<local-host>:<local-port>:<remote-host>:<remote-port>

    ■ local-host defaults to 0.0.0.0 (all interfaces).
    ■ local-port defaults to remote-port.
    ■ remote-port is required*.
    ■ remote-host defaults to 0.0.0.0 (server localhost).

  which shares <remote-host>:<remote-port> from the server to the client
  as <local-host>:<local-port>, or:

    R:<local-interface>:<local-port>:<remote-host>:<remote-port>

  which does reverse port forwarding, sharing <remote-host>:<remote-port>
  from the client to the server's <local-interface>:<local-port>.

    example remotes

      3000
      example.com:3000
      3000:google.com:80
      192.168.0.5:3000:google.com:80
      socks
      5000:socks
      R:2222:localhost:22
      R:socks
      R:5000:socks
      stdio:example.com:22

    When the chisel server has --socks5 enabled, remotes can
    specify "socks" in place of remote-host and remote-port.
    The default local host and port for a "socks" remote is
    127.0.0.1:1080. Connections to this remote will terminate
    at the server's internal SOCKS5 proxy.

    When the chisel server has --reverse enabled, remotes can
    be prefixed with R to denote that they are reversed. That
    is, the server will listen and accept connections, and they
    will be proxied through the client which specified the remote.
    Reverse remotes specifying "R:socks" will listen on the server's
    default socks port (1080) and terminate the connection at the
    client's internal SOCKS5 proxy.

    When stdio is used as local-host, the tunnel will connect standard
    input/output of this program with the remote. This is useful when 
    combined with ssh ProxyCommand. You can use
      ssh -o ProxyCommand='chisel client chiselserver stdio:%h:%p' \
          user@example.com
    to connect to an SSH server through the tunnel.

  Options:

    --fingerprint, A *strongly recommended* fingerprint string
    to perform host-key validation against the server's public key.
    You may provide just a prefix of the key or the entire string.
    Fingerprint mismatches will close the connection.

    --auth, An optional username and password (client authentication)
    in the form: "<user>:<pass>". These credentials are compared to
    the credentials inside the server's --authfile. defaults to the
    AUTH environment variable.

    --keepalive, An optional keepalive interval. Since the underlying
    transport is HTTP, in many instances we'll be traversing through
    proxies, often these proxies will close idle connections. You must
    specify a time with a unit, for example '5s' or '2m'. Defaults
    to '25s' (set to 0s to disable).

    --max-retry-count, Maximum number of times to retry before exiting.
    Defaults to unlimited.

    --max-retry-interval, Maximum wait time before retrying after a
    disconnection. Defaults to 5 minutes.

    --proxy, An optional HTTP CONNECT or SOCKS5 proxy which will be
    used to reach the chisel server. Authentication can be specified
    inside the URL.
    For example, http://admin:password@my-server.com:8081
            or: socks://admin:password@my-server.com:1080

    --header, Set a custom header in the form "HeaderName: HeaderContent".
    Can be used multiple times. (e.g --header "Foo: Bar" --header "Hello: World")

    --hostname, Optionally set the 'Host' header (defaults to the host
    found in the server url).

    --pid Generate pid file in current working directory

    -v, Enable verbose logging

    --help, This help text

  Signals:
    The chisel process is listening for:
      a SIGUSR2 to print process stats, and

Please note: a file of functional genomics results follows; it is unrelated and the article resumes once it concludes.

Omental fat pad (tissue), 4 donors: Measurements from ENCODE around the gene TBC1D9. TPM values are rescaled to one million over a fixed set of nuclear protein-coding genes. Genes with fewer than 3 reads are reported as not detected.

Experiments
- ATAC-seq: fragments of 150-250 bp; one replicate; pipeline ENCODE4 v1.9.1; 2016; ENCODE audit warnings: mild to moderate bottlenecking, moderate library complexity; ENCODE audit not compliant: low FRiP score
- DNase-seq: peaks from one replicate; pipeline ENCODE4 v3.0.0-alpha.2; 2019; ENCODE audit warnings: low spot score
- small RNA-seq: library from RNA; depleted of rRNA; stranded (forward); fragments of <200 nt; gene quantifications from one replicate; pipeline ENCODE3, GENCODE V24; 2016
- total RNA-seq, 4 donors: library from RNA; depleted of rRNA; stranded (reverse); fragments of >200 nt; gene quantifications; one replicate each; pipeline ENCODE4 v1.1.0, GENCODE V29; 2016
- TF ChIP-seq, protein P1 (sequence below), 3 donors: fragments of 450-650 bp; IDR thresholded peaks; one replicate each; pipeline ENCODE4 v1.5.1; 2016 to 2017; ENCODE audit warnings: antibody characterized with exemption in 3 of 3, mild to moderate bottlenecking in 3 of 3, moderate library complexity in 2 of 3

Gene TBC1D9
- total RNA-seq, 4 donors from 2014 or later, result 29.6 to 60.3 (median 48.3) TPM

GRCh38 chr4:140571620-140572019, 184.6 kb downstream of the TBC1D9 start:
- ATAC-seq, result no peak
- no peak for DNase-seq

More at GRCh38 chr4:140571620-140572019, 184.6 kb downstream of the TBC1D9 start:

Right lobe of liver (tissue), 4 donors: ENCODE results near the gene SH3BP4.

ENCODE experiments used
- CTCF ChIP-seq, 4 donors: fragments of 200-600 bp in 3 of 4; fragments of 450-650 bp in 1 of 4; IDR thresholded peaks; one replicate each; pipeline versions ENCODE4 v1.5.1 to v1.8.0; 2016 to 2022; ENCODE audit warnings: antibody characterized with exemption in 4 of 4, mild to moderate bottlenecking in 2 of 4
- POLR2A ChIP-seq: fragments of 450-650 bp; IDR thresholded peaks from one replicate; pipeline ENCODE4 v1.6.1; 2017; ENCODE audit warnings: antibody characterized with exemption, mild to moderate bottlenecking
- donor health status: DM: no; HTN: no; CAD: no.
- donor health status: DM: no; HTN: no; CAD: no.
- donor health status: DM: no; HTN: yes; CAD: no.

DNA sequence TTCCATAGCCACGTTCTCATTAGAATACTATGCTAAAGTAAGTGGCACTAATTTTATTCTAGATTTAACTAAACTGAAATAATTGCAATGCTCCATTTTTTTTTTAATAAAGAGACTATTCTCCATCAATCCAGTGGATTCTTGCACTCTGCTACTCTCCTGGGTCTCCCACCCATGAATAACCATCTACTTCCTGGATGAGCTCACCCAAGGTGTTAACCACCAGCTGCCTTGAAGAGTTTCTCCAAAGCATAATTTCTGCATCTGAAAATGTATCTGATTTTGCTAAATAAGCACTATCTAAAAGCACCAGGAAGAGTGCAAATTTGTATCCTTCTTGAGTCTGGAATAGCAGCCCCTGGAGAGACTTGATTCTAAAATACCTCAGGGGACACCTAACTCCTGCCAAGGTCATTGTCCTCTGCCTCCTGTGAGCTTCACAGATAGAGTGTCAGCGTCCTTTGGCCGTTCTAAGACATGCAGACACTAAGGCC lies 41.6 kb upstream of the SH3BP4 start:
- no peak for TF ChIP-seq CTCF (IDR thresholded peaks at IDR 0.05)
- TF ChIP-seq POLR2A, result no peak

a SIGHUP to short-circuit the client reconnect timer

  Version:
    0.0.0-src (go1.14.5)

  Read more:
    https://github.com/jpillora/chisel

Security

Encryption is always enabled. When you start up a chisel server, it will generate an in-memory ECDSA public/private key pair. The public key fingerprint will be displayed as the server starts. Instead of generating a random key, the server may optionally specify a key seed, using the --key option, which will be used to seed the key generation. When clients connect, they will also display the server's public key fingerprint. The client can force a particular fingerprint using the --fingerprint option. See the --help above for more information.

Authentication

Using the --authfile option, the server may optionally provide a user.json configuration file to create a list of accepted users. The client then authenticates using the --auth option. See users.json for an example authentication configuration file. See the --help above for more information.

Internally, this is done using the Password authentication method provided by SSH. Learn more about crypto/ssh here http://blog.gopheracademy.com/go-and-ssh/.

SOCKS5 Guide

  1. Start your chisel server
docker run \
  --name chisel -p 9312:9312 \
  -d --restart always \
  jpillora/chisel server -p 9312 --socks5 --key supersecret
  1. Connect your chisel client (using server's fingerprint)
chisel client --fingerprint ab:12:34 <server-address>:9312 socks
  1. Point your SOCKS5 clients (e.g. OS/Browser) to:
<client-address>:1080
  1. Now you have an encrypted, authenticated SOCKS5 connection over HTTP

Caveats

Since WebSockets support is required:

  • IaaS providers all will support WebSockets (unless an unsupporting HTTP proxy has been forced in front of you, in which case I'd argue that you've been downgraded to PaaS)
  • PaaS providers vary in their support for WebSockets
    • Heroku has full support
    • Openshift has full support though connections are only accepted on ports 8443 and 8080
    • Google App Engine has no support (Track this on their repo)

Contributing

Changelog

  • 1.0 - Initial release
  • 1.1 - Replaced simple symmetric encryption for ECDSA SSH
  • 1.2 - Added SOCKS5 (server) and HTTP CONNECT (client) support
  • 1.3 - Added reverse tunnelling support
  • 1.4 - Added arbitrary HTTP header support
  • 1.5 - Added reverse SOCKS support (by @aus)
  • 1.6 - Added client stdio support (by @BoleynSu)
  • 1.7 - Added UDP support